USA v. Latashia Green, No. 16-10267 (11th Cir. 2016)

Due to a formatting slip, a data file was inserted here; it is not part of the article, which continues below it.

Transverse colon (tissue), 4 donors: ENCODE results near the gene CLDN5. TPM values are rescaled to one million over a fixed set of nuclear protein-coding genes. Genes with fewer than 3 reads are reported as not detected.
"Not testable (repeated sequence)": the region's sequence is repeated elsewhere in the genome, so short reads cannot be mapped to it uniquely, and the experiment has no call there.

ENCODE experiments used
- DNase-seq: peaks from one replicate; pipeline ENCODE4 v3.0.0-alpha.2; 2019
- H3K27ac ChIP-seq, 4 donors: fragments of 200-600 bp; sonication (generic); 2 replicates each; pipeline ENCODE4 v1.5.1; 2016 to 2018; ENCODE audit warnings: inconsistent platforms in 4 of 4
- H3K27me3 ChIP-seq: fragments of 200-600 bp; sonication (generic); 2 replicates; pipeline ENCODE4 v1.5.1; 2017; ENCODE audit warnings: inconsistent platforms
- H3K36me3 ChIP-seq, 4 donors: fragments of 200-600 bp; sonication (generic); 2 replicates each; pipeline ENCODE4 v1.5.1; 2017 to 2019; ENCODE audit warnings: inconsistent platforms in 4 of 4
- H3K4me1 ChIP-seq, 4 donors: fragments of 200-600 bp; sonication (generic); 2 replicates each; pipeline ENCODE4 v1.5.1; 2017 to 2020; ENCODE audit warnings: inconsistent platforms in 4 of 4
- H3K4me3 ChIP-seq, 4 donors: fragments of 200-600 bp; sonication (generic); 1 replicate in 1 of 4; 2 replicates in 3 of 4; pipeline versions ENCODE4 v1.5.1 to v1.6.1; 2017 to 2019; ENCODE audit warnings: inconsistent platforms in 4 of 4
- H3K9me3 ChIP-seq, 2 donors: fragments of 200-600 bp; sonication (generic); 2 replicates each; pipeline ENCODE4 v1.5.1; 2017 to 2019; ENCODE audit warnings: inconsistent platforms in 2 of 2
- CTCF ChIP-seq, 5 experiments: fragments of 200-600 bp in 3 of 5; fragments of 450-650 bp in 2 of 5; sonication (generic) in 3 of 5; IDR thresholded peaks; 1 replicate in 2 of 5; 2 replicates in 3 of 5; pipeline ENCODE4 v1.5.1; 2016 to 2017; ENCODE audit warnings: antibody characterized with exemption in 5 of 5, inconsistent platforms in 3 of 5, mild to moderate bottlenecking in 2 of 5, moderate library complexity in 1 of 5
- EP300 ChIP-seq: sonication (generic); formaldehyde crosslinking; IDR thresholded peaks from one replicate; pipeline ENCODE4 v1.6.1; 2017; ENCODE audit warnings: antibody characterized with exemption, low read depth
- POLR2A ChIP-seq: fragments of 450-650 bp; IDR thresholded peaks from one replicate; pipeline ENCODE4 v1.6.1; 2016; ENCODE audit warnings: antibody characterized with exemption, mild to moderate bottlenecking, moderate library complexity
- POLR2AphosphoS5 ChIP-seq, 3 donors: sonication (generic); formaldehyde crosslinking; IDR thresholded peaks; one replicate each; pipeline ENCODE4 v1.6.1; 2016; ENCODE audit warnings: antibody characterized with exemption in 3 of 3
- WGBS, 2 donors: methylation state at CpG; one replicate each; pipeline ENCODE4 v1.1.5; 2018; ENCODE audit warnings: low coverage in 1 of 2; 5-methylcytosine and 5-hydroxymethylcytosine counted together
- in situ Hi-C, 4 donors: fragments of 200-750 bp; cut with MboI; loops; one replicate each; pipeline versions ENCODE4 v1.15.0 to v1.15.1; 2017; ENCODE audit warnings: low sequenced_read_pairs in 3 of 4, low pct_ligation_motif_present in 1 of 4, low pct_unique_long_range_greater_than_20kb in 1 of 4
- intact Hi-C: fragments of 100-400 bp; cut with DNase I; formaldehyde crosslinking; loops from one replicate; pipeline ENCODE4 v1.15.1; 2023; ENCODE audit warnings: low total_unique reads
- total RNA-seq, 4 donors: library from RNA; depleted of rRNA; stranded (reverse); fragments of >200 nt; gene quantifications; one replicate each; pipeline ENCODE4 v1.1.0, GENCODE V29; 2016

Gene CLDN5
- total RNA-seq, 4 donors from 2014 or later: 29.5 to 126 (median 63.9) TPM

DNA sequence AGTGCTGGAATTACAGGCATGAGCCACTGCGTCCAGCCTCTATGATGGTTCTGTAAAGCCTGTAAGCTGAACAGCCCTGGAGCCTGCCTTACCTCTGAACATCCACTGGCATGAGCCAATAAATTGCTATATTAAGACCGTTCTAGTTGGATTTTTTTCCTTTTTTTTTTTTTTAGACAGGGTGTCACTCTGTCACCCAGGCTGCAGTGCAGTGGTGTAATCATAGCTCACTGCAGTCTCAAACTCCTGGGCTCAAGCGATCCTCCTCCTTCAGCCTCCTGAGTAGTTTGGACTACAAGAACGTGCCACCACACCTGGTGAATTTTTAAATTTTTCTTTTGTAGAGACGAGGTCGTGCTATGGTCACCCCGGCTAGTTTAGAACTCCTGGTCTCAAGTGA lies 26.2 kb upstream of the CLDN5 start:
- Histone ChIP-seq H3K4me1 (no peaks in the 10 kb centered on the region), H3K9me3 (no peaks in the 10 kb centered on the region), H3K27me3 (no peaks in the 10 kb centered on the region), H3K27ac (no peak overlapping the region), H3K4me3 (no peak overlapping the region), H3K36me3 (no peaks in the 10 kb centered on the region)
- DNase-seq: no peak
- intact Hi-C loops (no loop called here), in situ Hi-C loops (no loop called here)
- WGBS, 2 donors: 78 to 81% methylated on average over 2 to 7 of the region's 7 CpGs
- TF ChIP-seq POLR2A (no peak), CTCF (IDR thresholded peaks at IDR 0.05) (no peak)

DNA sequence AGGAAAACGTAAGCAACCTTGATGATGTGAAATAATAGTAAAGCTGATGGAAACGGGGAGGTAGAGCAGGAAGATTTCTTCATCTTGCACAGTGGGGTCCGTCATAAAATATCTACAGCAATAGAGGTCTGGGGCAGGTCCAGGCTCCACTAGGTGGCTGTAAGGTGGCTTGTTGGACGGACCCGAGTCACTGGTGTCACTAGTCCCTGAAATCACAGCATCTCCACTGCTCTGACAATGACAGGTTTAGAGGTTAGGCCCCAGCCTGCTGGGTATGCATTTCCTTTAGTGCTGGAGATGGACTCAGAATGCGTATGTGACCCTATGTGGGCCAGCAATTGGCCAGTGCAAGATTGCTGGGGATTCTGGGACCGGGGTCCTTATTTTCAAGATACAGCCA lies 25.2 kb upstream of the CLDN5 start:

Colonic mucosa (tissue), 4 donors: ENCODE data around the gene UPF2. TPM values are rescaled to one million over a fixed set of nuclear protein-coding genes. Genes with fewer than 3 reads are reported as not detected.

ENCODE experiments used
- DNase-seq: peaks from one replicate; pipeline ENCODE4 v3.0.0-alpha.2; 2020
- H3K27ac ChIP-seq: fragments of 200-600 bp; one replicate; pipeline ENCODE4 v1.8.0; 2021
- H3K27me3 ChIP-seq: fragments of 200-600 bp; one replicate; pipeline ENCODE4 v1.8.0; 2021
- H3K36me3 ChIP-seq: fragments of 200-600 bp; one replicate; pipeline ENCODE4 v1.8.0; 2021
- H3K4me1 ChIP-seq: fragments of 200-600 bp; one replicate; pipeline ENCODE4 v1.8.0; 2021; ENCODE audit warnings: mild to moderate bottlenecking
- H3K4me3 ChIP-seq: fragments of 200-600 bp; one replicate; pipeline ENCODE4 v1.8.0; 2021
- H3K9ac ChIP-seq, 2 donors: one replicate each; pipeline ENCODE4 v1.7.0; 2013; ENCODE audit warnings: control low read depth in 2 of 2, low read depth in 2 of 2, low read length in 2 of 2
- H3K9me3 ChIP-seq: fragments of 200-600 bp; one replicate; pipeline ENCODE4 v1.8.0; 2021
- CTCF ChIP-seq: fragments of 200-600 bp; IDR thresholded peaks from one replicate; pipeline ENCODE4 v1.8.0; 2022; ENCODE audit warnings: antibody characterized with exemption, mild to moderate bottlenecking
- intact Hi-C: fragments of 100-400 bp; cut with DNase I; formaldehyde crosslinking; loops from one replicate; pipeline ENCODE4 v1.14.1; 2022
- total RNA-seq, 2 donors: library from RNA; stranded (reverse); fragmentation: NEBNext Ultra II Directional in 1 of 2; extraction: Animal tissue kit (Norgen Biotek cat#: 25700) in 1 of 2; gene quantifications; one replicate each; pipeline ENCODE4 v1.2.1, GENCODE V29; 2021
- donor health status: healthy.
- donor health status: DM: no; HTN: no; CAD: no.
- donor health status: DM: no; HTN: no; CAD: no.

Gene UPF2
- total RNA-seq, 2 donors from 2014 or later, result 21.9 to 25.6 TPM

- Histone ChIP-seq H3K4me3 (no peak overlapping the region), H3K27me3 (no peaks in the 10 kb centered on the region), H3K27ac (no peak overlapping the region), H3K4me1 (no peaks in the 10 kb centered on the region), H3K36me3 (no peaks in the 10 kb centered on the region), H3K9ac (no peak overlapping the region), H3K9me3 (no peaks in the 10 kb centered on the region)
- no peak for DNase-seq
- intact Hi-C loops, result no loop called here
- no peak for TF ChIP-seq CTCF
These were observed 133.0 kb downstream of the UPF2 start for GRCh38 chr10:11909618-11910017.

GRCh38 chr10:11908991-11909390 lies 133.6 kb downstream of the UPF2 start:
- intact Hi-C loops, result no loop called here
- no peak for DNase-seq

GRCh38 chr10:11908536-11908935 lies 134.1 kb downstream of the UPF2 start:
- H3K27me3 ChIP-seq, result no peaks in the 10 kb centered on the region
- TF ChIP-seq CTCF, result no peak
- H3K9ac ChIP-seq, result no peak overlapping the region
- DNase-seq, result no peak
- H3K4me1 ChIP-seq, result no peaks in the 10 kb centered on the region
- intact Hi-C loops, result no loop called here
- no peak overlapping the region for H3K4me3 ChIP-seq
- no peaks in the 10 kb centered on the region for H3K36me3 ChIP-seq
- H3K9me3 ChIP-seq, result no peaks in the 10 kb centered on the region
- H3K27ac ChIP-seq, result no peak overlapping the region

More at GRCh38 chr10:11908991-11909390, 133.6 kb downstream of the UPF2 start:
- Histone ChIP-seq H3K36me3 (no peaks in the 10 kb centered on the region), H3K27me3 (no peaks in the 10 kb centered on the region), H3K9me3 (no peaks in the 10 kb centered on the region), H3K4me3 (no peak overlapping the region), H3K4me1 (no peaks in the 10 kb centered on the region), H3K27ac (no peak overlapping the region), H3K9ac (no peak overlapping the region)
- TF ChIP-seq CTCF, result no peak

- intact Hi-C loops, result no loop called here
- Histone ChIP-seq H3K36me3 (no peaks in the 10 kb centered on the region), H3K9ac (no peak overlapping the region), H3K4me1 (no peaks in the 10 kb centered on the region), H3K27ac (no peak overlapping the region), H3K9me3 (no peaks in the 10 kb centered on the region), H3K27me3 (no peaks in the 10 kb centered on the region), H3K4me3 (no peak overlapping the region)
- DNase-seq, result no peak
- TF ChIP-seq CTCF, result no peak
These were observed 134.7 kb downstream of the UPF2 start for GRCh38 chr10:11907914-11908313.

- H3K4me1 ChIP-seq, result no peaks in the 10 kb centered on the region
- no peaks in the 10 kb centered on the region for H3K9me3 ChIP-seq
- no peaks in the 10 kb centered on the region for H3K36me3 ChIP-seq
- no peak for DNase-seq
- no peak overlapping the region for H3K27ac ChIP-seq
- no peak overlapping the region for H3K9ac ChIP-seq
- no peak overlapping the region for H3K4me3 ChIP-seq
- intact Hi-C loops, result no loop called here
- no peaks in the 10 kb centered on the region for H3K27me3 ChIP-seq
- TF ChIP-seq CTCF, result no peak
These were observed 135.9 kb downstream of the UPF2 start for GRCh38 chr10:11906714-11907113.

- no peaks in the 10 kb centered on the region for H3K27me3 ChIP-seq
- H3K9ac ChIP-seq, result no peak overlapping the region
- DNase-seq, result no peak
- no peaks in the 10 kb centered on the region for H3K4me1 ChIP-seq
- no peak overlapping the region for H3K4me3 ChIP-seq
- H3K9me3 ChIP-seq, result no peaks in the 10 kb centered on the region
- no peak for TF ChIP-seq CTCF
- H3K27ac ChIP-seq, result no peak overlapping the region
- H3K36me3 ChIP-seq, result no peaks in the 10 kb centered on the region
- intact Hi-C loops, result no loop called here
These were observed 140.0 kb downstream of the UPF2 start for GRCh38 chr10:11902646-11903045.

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[DO NOT PUBLISH] IN THE UNITED STATES COURT OF APPEALS FOR THE ELEVENTH CIRCUIT ________________________ No. 16-10267 Non-Argument Calendar ________________________ D.C. Docket No. 8:15-cr-00295-JSM-TBM-1 UNITED STATES OF AMERICA, Plaintiff-Appellee, versus LATASHIA GREEN, Defendant-Appellant. ________________________ Appeal from the United States District Court for the Middle District of Florida ________________________ (November 21, 2016) Before JULIE CARNES, JILL PRYOR, and EDMONDSON, Circuit Judges. PER CURIAM: Latashia Green appeals the restitution portion of her sentence imposed after pleading guilty to one count of theft of government funds, in violation of 18 U.S.C. §§ 641 and 2. The amount of the restitution is the only question. On appeal, Green argues that she was entitled to an offset on her restitution order for government benefits she would have received in the absence of the illegal conduct. “We review de novo the legality of an order of restitution, but review for abuse of discretion the determination of the restitution value of lost or destroyed property.” United States v. Valladares, 544 F.3d 1257, 1269 (11th Cir. 2008). “We review for clear error factual findings underlying a restitution order.” Id. To be clearly erroneous, the finding of the district court must leave us with a “definite and firm conviction that a mistake has been committed.” United States v. Rothenberg, 610 F.3d 621, 624 (11th Cir. 2010). The Mandatory Victim’s Restitution Act (MVRA) requires the district court to order restitution “in the full amount of each victim’s losses as determined by the court.” 18 U.S.C. § 3664(f)(1)(A). “A restitution award must be based on the amount of the loss actually caused by the defendant’s conduct.” United States v. 2 Huff, 609 F.3d 1240, 1247 (11th Cir. 2010) (emphasis in original) (quotation omitted). The government bears the burden of proving the loss amount by a preponderance of the evidence. 18 U.S.C. § 3664(e); Valladares, 544 F.3d at 1269. “Restitution is not intended to provide a windfall for crime victims but rather to ensure that victims . . . are made whole for their losses.” Huff, 609 F.3d at 1249 (quotation omitted). For this reason, “any value of the services or items received by the victim . . . must be offset against the restitution order.” Id. at 1248. We have said that the defendant must offer evidence about the value of an offset. See United States v. Bane, 720 F.3d 818, 828-29, 829 n.10 (11th Cir. 2013). The government met its burden of establishing the victims’ losses by soliciting testimony from an employee of the U.S. Department of Housing and Urban Development. The witness testified to the amounts paid by government agencies to Green as a result of her false statements on benefit applications and testified that she would not have received those payments had the agencies been aware of the false statements. Green offered no evidence to disprove this testimony or otherwise to prove her entitlement to an offset in restitution. On this record, the district court did not commit clear error by accepting the testimony from the government witness and finding that Green would have been ineligible for government benefits due to her conduct. It was not an abuse of discretion for the district court to use those factual findings to set restitution at $85,363: the 3 uncontested amount paid to Green by the victims during the months included in the indictment. AFFIRMED. 4